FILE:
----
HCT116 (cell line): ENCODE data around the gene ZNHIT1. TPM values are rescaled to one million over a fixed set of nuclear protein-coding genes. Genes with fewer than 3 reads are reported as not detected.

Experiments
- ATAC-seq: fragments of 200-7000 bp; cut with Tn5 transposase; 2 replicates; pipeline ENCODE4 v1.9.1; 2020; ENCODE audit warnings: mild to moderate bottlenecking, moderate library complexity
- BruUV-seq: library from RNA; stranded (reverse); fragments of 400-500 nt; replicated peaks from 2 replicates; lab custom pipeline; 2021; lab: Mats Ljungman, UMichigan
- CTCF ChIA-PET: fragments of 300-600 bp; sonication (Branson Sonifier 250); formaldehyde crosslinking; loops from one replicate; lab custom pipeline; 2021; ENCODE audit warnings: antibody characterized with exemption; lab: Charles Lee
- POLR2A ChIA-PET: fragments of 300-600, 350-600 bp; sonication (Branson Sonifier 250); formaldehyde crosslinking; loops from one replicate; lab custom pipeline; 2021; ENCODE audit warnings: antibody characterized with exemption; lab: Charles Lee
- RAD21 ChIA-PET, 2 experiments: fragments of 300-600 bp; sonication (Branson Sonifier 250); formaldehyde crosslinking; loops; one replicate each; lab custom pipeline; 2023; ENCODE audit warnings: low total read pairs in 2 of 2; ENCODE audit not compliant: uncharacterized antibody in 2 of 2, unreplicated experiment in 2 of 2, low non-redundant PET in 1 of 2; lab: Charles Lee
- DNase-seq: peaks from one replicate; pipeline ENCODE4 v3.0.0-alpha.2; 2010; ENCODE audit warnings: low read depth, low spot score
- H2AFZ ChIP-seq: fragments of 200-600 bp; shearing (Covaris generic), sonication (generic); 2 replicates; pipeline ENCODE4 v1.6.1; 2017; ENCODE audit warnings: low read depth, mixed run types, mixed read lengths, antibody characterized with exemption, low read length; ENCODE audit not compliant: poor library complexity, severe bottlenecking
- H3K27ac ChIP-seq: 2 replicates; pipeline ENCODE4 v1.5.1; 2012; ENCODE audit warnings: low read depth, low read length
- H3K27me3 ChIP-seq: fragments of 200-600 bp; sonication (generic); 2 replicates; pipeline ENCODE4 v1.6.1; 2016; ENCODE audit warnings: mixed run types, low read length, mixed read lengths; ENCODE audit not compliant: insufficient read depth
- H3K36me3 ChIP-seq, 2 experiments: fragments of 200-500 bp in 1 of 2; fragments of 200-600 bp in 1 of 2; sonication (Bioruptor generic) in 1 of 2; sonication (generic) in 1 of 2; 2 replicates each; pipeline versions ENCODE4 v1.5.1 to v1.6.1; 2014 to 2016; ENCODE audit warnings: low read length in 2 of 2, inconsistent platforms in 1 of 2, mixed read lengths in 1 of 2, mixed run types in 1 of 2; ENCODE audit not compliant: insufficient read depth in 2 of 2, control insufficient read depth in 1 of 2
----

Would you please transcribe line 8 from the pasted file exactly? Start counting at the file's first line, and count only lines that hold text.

- DNase-seq: peaks from one replicate; pipeline ENCODE4 v3.0.0-alpha.2; 2010; ENCODE audit warnings: low read depth, low spot score